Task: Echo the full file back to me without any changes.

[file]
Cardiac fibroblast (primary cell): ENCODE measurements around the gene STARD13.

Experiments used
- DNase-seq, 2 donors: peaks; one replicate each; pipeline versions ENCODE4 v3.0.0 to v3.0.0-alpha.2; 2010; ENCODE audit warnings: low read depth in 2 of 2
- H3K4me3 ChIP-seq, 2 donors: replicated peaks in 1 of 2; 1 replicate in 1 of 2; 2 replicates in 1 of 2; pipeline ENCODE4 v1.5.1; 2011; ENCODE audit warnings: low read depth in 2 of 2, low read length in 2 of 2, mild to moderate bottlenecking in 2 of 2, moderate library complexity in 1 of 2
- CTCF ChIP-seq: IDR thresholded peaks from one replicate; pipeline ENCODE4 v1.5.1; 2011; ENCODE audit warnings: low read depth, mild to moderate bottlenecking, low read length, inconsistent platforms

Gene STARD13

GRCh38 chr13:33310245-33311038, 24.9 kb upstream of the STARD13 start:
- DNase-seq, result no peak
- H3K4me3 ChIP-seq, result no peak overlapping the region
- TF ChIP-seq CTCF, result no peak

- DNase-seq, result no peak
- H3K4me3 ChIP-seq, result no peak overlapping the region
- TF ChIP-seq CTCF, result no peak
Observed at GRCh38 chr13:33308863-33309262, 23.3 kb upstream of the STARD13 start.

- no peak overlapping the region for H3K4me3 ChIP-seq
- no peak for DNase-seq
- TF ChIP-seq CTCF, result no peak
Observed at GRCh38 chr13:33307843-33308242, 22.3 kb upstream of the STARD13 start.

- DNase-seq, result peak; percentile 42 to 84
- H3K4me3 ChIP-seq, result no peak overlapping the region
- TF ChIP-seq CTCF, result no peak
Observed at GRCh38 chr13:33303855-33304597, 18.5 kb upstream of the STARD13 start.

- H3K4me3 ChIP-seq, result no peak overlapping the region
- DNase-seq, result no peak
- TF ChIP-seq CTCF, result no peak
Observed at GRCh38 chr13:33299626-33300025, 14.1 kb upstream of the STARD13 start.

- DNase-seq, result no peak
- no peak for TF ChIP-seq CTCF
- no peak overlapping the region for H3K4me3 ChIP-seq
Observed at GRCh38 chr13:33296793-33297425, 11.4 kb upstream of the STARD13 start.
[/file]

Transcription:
Cardiac fibroblast (primary cell): ENCODE measurements around the gene STARD13.

Experiments used
- DNase-seq, 2 donors: peaks; one replicate each; pipeline versions ENCODE4 v3.0.0 to v3.0.0-alpha.2; 2010; ENCODE audit warnings: low read depth in 2 of 2
- H3K4me3 ChIP-seq, 2 donors: replicated peaks in 1 of 2; 1 replicate in 1 of 2; 2 replicates in 1 of 2; pipeline ENCODE4 v1.5.1; 2011; ENCODE audit warnings: low read depth in 2 of 2, low read length in 2 of 2, mild to moderate bottlenecking in 2 of 2, moderate library complexity in 1 of 2
- CTCF ChIP-seq: IDR thresholded peaks from one replicate; pipeline ENCODE4 v1.5.1; 2011; ENCODE audit warnings: low read depth, mild to moderate bottlenecking, low read length, inconsistent platforms

Gene STARD13

GRCh38 chr13:33310245-33311038, 24.9 kb upstream of the STARD13 start:
- DNase-seq, result no peak
- H3K4me3 ChIP-seq, result no peak overlapping the region
- TF ChIP-seq CTCF, result no peak

- DNase-seq, result no peak
- H3K4me3 ChIP-seq, result no peak overlapping the region
- TF ChIP-seq CTCF, result no peak
Observed at GRCh38 chr13:33308863-33309262, 23.3 kb upstream of the STARD13 start.

- no peak overlapping the region for H3K4me3 ChIP-seq
- no peak for DNase-seq
- TF ChIP-seq CTCF, result no peak
Observed at GRCh38 chr13:33307843-33308242, 22.3 kb upstream of the STARD13 start.

- DNase-seq, result peak; percentile 42 to 84
- H3K4me3 ChIP-seq, result no peak overlapping the region
- TF ChIP-seq CTCF, result no peak
Observed at GRCh38 chr13:33303855-33304597, 18.5 kb upstream of the STARD13 start.

- H3K4me3 ChIP-seq, result no peak overlapping the region
- DNase-seq, result no peak
- TF ChIP-seq CTCF, result no peak
Observed at GRCh38 chr13:33299626-33300025, 14.1 kb upstream of the STARD13 start.

- DNase-seq, result no peak
- no peak for TF ChIP-seq CTCF
- no peak overlapping the region for H3K4me3 ChIP-seq
Observed at GRCh38 chr13:33296793-33297425, 11.4 kb upstream of the STARD13 start.